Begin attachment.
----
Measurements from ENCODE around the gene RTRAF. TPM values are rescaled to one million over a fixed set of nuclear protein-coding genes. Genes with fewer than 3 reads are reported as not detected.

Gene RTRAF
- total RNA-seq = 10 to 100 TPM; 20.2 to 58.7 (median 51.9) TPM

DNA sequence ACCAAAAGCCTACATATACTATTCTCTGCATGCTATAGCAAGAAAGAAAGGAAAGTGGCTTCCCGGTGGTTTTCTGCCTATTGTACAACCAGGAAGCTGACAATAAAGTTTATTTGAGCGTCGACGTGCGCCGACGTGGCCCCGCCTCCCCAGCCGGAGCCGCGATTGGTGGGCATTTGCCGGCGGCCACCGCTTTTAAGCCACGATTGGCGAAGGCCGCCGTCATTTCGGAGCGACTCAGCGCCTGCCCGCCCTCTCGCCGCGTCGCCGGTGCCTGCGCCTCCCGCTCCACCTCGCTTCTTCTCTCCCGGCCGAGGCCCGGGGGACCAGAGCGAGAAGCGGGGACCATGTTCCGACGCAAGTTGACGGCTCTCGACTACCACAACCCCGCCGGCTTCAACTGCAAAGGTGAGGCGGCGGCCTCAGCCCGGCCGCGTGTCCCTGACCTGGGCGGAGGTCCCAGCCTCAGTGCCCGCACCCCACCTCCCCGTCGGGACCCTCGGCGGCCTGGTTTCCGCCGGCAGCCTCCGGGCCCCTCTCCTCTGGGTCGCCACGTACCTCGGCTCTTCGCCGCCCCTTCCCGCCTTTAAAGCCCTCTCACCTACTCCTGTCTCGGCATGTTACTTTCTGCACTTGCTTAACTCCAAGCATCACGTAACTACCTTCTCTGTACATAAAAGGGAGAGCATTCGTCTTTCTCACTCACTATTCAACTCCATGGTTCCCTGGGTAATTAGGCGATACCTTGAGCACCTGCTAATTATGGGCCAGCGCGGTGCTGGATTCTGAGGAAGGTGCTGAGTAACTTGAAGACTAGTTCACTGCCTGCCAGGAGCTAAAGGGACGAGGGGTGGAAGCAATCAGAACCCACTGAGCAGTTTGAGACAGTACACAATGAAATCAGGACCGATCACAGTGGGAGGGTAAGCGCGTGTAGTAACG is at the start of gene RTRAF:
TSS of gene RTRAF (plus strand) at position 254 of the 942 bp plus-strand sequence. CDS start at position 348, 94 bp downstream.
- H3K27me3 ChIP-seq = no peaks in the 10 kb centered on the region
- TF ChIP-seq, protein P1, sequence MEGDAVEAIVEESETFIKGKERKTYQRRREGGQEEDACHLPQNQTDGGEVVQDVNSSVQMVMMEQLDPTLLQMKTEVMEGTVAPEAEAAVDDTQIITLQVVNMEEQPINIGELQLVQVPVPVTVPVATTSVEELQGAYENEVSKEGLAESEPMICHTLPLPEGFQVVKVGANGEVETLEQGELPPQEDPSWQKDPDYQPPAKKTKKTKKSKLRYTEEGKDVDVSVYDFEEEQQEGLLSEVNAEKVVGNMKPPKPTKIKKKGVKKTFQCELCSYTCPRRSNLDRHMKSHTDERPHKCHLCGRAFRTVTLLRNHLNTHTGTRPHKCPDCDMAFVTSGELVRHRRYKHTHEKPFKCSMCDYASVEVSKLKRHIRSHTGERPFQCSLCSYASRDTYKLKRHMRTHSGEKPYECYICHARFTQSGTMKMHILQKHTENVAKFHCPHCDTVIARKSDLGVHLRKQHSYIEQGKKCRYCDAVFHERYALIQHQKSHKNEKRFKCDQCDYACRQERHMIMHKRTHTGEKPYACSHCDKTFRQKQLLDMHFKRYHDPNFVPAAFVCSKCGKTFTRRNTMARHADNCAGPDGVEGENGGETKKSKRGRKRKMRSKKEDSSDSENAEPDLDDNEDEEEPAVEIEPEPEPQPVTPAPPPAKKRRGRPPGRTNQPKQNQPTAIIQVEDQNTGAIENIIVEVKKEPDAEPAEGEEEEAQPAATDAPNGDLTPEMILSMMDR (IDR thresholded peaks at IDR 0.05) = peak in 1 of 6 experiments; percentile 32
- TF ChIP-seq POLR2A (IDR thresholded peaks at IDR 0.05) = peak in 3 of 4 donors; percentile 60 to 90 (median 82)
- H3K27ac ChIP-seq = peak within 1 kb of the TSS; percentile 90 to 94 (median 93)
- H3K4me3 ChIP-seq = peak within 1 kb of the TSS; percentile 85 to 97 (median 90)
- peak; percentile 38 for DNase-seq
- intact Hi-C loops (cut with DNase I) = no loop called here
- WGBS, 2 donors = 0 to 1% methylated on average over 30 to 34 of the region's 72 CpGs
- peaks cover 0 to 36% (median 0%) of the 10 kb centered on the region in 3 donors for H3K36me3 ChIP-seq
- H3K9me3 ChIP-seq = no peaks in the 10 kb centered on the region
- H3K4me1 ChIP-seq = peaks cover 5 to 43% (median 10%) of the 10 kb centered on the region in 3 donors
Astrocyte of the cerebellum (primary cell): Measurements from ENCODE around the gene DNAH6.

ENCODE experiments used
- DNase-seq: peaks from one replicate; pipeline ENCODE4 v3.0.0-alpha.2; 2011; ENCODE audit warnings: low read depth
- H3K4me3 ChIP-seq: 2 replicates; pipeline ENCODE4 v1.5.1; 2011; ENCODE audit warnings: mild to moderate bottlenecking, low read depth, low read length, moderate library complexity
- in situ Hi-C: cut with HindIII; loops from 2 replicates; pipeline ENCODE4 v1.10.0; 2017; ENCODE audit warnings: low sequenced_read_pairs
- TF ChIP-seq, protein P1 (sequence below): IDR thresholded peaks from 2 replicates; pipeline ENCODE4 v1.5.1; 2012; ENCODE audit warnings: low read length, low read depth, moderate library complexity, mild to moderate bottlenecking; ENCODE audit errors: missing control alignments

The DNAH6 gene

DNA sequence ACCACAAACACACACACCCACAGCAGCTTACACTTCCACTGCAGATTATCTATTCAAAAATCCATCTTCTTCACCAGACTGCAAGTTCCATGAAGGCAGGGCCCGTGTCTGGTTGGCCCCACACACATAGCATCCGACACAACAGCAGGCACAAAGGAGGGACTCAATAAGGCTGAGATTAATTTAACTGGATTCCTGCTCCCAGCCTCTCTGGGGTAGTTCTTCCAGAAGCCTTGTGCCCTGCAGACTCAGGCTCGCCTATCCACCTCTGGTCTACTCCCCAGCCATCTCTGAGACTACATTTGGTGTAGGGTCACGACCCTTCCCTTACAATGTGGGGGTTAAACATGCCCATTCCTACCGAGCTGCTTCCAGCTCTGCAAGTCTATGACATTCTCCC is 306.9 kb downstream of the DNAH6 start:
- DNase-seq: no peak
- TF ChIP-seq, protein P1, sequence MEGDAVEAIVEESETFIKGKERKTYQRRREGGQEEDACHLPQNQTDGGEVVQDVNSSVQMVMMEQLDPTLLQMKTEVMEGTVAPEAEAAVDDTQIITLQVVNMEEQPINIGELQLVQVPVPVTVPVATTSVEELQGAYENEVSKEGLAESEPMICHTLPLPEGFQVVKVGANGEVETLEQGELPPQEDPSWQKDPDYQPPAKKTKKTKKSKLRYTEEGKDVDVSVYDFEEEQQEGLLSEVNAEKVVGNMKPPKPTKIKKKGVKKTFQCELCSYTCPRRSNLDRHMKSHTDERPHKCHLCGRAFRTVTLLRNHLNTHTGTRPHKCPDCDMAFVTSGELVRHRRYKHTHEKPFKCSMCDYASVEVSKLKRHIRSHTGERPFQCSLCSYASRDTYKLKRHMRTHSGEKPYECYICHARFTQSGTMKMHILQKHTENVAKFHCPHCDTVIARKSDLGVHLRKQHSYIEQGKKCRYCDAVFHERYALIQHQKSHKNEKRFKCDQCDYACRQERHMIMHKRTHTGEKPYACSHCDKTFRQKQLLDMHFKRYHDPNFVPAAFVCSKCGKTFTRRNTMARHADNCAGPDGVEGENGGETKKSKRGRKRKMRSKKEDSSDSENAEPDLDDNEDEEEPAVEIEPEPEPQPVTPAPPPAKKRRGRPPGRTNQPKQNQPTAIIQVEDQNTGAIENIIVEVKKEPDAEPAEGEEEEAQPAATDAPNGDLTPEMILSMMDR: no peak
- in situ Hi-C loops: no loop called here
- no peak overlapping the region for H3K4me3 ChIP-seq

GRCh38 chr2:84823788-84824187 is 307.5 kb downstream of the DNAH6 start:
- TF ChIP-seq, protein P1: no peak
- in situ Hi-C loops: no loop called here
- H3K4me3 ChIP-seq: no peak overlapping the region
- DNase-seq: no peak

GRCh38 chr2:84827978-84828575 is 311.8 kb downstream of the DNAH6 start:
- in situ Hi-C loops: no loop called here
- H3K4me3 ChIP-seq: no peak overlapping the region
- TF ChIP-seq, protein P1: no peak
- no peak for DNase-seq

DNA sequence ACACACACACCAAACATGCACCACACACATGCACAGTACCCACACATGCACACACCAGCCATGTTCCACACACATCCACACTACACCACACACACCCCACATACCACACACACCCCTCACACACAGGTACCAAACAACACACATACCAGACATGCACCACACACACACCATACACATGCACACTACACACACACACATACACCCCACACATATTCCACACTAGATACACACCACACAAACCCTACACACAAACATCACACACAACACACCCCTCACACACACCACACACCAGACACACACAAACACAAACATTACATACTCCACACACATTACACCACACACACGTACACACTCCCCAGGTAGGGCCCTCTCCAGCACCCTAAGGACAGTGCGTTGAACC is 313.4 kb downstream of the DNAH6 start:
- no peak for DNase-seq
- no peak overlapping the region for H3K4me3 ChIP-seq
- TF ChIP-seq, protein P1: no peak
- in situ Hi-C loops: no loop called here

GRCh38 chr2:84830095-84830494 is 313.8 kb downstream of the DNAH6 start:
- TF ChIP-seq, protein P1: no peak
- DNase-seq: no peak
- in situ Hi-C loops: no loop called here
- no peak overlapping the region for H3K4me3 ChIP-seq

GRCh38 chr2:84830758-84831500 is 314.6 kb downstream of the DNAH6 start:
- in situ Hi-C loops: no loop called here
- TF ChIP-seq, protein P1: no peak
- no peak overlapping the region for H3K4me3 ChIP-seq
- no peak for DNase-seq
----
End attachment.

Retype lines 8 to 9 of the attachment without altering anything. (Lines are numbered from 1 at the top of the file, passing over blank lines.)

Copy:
- TF ChIP-seq POLR2A (IDR thresholded peaks at IDR 0.05) = peak in 3 of 4 donors; percentile 60 to 90 (median 82)
- H3K27ac ChIP-seq = peak within 1 kb of the TSS; percentile 90 to 94 (median 93)